The switch in both of its configurations. Current is pulled through one terminal, across the hinge, into the leaf, and onto the other terminal.

However, if you look very closely at the photo up above, it looked like the spring had some rust in it. If the spring was rusted together, then it wouldn’t fully extend. As a result, the leaf would be just ever so slightly hovering above the terminal.

Arcing and intermittent contact would result, and there was some evidence of charring on both the leaf and the “output” contact. The lack of spring tension also explained why the leaf was crooked when I first opened up the machine.

The leaf, after just being cleaned with alcohol. You can see the spot where the rubber follower of the switch has rubbed through multiple layers of plating. This switch has been used a LOT.

I cleaned up all the contacts with a grey Garryflex block. Now, they were shiny metal again. Granted, they are now more likely to corrode, but as my climate is a lot less humid than Japan’s, I don’t think it is too much of a risk. Just to be on the safe side, I applied a thin layer of auto-parts-store dielectric grease using an old McDonalds napkin.

As for the rusty follower spring, I chucked it into a little bit of Evaporust and decided to give it a day or two, to see if it would loosen up. And it did, depositing a bunch of nasty-looking orange residue into the bottom of the Evaporust. When removed, I was now able to compress it with my fingers, and it would “spring” back when I let go. Hey, maybe that’s why they call it that. I washed the spring off with alcohol, let it dry for a bit, and then reassembled the switch around it. I used a pair of pliers and some grimacing to pinch the crimps back shut against the board.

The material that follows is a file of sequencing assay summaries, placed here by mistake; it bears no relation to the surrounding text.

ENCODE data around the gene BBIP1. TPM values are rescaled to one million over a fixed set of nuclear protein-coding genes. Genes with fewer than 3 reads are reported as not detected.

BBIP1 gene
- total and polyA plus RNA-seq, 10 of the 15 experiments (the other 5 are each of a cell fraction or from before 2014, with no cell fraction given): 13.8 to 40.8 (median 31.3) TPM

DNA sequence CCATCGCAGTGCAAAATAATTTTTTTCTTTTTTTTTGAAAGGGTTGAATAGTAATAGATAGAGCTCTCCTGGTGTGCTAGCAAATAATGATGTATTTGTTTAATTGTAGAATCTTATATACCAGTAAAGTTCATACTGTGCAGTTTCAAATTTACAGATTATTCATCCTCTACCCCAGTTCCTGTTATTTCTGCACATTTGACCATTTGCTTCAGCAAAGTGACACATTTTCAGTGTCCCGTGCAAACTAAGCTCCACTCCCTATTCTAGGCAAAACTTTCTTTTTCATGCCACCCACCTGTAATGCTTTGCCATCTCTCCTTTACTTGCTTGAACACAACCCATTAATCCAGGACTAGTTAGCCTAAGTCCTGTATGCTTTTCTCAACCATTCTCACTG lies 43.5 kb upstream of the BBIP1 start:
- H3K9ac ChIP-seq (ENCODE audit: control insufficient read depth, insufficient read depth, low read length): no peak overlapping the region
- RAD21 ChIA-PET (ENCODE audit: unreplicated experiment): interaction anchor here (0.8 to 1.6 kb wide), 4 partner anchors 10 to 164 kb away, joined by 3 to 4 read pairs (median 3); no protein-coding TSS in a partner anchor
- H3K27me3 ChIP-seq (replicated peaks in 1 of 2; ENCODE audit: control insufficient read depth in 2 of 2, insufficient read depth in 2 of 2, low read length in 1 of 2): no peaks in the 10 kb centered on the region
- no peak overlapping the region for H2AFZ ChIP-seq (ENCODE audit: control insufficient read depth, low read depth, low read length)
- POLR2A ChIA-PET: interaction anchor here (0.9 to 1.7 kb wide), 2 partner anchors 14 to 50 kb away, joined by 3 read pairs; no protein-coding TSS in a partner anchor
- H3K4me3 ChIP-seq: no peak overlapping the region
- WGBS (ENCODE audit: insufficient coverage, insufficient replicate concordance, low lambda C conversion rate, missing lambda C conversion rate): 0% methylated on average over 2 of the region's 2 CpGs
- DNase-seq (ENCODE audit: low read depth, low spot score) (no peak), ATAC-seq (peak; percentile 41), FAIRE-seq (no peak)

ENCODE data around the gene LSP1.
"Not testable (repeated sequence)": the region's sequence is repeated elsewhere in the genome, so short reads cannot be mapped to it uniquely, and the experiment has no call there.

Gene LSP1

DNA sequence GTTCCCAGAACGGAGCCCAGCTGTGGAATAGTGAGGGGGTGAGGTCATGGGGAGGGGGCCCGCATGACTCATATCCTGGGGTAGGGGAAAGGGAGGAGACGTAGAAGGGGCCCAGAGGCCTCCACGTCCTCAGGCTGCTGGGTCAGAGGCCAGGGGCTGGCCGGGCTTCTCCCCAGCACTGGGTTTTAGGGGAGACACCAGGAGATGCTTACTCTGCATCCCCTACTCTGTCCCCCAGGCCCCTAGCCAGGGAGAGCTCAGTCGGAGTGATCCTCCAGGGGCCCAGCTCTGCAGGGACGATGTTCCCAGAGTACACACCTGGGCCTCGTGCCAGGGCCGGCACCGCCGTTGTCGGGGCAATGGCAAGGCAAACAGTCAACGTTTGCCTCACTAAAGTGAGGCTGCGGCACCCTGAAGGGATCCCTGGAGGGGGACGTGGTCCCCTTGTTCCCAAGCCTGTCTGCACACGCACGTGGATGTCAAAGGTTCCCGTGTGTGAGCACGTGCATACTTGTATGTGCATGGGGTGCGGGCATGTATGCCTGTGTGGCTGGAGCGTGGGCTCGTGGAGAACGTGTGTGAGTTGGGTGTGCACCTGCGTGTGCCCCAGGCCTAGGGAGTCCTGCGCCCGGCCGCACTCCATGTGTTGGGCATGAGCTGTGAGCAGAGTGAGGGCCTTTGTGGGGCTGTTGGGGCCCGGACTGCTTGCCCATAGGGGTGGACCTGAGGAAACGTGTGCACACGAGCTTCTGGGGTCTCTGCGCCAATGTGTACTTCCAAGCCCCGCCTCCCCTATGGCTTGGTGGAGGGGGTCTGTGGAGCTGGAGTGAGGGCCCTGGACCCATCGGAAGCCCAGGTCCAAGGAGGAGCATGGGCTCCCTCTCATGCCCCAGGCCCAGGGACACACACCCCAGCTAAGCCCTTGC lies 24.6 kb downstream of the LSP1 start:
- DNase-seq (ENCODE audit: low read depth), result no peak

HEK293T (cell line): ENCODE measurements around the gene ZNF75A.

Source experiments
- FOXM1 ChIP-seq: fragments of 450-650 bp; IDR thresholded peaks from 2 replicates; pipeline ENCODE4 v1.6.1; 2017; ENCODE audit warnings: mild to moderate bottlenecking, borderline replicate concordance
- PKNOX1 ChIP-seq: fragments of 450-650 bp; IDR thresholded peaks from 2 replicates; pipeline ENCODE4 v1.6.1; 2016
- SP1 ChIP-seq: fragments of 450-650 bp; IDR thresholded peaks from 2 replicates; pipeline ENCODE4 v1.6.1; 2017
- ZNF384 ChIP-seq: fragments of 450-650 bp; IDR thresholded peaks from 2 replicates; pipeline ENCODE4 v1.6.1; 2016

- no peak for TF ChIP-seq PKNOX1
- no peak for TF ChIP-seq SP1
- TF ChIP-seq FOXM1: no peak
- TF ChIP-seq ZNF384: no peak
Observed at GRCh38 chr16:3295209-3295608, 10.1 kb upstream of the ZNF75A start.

Now the switch’s throw action was confident, the multimeter showed 0Ω between the terminals when the switch was closed, there was no arcing as the toggle travelled through its path, and most importantly no bad smell or ominous fear. I would call this fixed, but ultimately I would still like to replace it with a new part, especially if it were going to another person or a particularly litigious museum.

Tiny Maintenance

Despite the fact that the screw posts have PC-6001-style metal inserts in them, the plastic of the screw posts had shrunken over the years and cracked around them. While none of the inserts were loose, I put a few globs of gel super glue around the cracks in the hope that I could shore them up a little bit.

I applied Boeshield T-9, a vicious little lube-and-wax combo that is putatively meant for bicycle chains, to the rusted-up spring holding the cartridge slot door up. A few hours later, it had done a great job of cleaning up that spring, too.

Motherboard Inspection

I popped the RF shield off the motherboard to take a look. It’s held on by screws, tape, and neat little metal clips that remind me of those old tablecloth clips for picnic tables.

The motherboard is exposed.